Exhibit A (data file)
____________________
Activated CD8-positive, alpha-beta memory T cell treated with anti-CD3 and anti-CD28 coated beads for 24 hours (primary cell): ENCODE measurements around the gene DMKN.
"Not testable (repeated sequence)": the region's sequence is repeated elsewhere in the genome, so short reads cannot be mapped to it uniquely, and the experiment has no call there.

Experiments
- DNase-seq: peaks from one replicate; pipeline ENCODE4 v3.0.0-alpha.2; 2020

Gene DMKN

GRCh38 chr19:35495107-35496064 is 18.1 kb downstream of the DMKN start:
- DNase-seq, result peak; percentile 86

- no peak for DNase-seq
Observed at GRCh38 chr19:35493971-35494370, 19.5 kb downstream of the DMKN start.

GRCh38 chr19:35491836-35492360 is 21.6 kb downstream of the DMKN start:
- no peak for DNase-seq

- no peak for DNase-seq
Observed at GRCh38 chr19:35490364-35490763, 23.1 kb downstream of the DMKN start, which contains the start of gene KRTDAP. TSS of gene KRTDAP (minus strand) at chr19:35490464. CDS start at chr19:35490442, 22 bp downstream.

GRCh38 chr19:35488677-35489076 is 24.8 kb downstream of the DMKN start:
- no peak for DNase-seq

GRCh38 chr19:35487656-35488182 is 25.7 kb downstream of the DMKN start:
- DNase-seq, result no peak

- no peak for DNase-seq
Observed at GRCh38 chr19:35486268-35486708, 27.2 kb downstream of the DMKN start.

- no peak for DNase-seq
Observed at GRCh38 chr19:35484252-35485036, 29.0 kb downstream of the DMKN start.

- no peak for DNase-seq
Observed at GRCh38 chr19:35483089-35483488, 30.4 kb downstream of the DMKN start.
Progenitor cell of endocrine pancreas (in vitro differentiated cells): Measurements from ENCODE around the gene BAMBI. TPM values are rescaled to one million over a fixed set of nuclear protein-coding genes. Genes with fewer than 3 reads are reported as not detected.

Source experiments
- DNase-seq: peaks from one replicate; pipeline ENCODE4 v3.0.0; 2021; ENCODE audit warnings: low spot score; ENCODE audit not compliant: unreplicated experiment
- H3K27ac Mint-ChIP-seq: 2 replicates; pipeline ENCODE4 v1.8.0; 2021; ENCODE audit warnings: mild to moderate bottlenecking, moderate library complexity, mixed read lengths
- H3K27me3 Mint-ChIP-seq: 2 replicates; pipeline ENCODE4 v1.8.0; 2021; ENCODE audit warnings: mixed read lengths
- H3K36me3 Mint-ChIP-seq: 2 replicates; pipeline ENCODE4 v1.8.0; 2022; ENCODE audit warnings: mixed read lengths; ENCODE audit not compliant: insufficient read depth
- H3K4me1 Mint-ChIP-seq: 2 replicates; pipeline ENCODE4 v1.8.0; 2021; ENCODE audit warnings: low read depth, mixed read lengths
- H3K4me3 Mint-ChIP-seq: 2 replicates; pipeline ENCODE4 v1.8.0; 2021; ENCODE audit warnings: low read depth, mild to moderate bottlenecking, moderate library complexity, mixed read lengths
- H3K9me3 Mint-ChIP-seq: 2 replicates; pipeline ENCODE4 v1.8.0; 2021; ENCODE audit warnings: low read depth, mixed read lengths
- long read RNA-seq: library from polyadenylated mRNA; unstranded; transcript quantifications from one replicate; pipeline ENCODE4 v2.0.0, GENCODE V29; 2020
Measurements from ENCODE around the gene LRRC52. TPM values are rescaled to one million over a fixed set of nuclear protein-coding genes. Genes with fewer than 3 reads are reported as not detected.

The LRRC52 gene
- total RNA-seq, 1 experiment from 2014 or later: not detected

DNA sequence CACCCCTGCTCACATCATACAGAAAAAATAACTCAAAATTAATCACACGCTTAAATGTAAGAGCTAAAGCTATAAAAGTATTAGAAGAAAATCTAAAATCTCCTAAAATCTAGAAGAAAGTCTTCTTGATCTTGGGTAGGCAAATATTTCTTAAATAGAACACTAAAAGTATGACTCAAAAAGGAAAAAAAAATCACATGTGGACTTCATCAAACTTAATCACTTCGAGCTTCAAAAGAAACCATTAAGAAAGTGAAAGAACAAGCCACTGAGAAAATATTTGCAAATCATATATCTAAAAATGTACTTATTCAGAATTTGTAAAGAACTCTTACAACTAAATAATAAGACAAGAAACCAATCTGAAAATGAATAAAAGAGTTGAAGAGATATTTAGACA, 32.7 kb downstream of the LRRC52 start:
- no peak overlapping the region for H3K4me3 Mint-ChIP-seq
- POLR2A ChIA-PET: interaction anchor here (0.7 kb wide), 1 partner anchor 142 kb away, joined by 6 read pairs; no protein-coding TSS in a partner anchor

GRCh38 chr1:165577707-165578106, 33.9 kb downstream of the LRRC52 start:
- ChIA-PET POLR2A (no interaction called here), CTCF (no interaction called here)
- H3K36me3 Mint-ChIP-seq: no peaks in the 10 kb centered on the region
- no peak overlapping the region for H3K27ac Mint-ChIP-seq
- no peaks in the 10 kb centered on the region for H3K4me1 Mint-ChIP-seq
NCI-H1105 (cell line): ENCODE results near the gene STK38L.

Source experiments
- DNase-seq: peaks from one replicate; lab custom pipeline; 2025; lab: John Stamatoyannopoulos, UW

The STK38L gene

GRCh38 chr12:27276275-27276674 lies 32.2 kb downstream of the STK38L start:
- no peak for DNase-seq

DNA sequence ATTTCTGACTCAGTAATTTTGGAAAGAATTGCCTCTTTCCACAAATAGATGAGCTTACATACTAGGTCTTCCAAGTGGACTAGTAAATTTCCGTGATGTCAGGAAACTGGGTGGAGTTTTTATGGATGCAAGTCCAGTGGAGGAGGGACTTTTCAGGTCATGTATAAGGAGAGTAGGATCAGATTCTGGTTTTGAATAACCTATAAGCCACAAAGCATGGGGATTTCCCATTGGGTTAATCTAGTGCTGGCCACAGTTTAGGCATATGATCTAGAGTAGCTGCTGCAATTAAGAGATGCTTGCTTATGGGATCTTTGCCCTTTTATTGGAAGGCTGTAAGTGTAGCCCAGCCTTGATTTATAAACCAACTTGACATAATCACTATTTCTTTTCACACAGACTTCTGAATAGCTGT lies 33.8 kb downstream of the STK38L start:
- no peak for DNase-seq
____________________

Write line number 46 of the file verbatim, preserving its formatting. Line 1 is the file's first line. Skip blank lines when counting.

Source experiments